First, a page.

Bank, Niger sign funding deal for 125-MW Kandadji Dam, ecosystems

Officials of the African Development Bank Group (AfDB) and the government of Niger have signed loan and grant agreements to finance the Kandadji Ecosystems Regeneration and Niger Valley Development Program, which includes the 125-MW Kandadji Dam on the Niger River.

AfDB’s African Development Fund (ADF) approved in October a combined loan and grant of 40 million Units of Account (UA) (US$62 million) for the program. (HNN 11/6/08) ADF approved a loan and a grant of UA20 million (US$31 million) each.

The signing was performed in a November 17 ceremony at bank headquarters in Tunis, Tunisia. Signing for the AfDB was Sectoral Operations Vice President Zeinab El-Bakri. Niger Finance Minister Ali Mahaman Lamine Zeine signed for his government.

The funding is to help provide solutions to the recurrent drought in Niger and the degradation of natural resources by regenerating the riverine ecosystems and boosting agricultural production with poverty reduction as the ultimate goal.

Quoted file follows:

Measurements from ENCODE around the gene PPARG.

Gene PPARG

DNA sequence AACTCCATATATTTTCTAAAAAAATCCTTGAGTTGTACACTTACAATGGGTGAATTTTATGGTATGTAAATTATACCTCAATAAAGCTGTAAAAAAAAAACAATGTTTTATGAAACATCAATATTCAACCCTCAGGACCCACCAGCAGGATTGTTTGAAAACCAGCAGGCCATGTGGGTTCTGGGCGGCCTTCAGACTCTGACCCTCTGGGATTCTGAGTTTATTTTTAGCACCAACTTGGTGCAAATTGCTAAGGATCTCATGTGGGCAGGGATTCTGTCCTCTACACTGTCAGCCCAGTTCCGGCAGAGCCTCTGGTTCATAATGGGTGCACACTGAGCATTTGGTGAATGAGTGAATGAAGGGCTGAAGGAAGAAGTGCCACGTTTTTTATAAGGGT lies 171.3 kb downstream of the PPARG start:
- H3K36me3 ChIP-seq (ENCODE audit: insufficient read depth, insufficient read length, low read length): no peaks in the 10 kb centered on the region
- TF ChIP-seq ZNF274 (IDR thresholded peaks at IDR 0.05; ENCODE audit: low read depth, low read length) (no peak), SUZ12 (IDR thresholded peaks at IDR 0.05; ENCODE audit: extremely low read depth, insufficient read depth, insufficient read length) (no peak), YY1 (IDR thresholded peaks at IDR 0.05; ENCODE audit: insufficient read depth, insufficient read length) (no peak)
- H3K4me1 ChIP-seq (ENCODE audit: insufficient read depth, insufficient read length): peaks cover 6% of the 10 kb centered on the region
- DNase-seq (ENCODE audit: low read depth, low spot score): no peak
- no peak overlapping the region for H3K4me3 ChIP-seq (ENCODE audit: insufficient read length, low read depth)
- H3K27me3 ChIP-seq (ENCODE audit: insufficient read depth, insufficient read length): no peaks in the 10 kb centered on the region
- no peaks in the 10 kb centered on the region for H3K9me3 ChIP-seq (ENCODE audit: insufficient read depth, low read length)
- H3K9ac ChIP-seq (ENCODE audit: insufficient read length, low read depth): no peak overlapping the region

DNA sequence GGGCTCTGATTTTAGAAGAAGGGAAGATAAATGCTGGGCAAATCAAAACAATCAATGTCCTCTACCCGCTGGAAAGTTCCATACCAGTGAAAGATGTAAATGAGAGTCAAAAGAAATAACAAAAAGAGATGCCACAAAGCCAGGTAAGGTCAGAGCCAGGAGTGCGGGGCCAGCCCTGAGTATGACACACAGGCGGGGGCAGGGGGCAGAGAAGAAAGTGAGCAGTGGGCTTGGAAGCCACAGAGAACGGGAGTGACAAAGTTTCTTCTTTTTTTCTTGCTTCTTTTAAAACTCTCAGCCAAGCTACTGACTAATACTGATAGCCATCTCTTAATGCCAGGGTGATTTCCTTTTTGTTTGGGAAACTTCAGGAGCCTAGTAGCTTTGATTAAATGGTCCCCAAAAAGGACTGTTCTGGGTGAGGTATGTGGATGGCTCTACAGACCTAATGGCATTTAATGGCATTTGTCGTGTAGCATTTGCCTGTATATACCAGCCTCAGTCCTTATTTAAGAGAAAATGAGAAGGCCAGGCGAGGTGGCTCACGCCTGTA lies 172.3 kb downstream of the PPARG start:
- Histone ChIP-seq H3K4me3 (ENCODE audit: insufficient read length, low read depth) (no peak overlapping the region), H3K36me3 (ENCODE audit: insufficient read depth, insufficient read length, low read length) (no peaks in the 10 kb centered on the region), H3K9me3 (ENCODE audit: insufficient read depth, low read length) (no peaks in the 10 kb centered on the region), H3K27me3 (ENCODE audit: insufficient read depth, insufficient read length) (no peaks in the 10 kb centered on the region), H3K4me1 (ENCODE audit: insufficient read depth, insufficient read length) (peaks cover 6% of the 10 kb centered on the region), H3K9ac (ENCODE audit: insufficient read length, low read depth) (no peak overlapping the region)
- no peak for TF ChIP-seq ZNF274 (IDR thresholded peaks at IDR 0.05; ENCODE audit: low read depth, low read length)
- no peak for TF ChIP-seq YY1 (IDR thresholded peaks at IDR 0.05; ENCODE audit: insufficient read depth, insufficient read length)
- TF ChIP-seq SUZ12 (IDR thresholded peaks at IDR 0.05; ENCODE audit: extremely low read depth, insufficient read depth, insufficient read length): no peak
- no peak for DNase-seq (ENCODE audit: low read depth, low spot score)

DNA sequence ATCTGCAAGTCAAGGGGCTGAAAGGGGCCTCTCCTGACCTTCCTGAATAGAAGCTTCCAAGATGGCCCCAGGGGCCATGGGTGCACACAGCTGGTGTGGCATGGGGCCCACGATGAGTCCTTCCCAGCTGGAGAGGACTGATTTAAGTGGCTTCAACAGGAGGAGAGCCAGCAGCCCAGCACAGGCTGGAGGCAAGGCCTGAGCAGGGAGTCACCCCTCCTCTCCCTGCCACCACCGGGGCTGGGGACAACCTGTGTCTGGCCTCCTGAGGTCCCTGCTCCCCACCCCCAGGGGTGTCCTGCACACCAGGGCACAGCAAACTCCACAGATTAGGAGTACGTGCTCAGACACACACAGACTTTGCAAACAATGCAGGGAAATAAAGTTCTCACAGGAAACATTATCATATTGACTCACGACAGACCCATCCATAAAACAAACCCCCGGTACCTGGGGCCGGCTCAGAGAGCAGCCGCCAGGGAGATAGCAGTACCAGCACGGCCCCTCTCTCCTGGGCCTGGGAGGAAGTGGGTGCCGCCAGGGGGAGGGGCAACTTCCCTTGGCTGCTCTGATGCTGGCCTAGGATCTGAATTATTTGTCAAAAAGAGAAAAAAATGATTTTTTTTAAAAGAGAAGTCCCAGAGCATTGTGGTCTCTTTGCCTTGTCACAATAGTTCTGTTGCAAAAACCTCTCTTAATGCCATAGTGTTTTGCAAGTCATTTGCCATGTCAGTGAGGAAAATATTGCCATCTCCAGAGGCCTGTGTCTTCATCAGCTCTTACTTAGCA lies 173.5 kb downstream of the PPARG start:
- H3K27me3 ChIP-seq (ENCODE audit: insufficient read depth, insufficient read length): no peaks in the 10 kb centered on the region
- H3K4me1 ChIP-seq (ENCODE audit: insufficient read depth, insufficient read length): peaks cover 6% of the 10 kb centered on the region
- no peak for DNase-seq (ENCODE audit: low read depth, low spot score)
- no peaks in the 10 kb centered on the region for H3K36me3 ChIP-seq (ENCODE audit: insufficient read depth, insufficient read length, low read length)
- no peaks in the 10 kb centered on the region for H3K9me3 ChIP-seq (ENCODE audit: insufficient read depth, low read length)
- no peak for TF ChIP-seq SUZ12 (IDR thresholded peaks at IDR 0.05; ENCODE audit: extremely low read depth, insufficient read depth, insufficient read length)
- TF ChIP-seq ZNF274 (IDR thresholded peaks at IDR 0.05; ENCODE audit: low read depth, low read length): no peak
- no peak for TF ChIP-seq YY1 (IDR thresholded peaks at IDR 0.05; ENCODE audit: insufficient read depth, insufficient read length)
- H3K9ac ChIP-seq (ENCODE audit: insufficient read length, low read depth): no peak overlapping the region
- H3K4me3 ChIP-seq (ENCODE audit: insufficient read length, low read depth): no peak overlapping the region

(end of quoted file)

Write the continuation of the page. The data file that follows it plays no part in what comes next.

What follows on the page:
The program includes construction of a dam of 1.6 billion cubic meters for regulating the flow of the Niger River in order to provide the water needed for irrigation, drinking water, sanitation, ecology, grazing, and fisheries. About 629 gigawatt-hours of electricity will be provided annually as a by-product that will make the structure as profitable as possible, the bank said.

The project’s first phase is estimated to cost UA186.2 million (US$290 million), about 56 percent of the overall cost of UA333.82 million (US$519.8 million). Part of the ADF money will go to implementation of environmental and social plans and program management.

Niger President Mamadou Tandja laid the first brick of Kandadji Dam August 3, about 180 kilometers northwest of Niamey. The dam is due for completion in 2013.

Earlier this year, the Arab Bank for Economic Development in Africa agreed to lend US$10 million to Niger to help finance the first phase of the dam. Kandadji Dam also is being funded by the Islamic Development Bank, which has pledged US$236 million. Financing for the hydropower station is due to come from a public-private partnership, the government has said.

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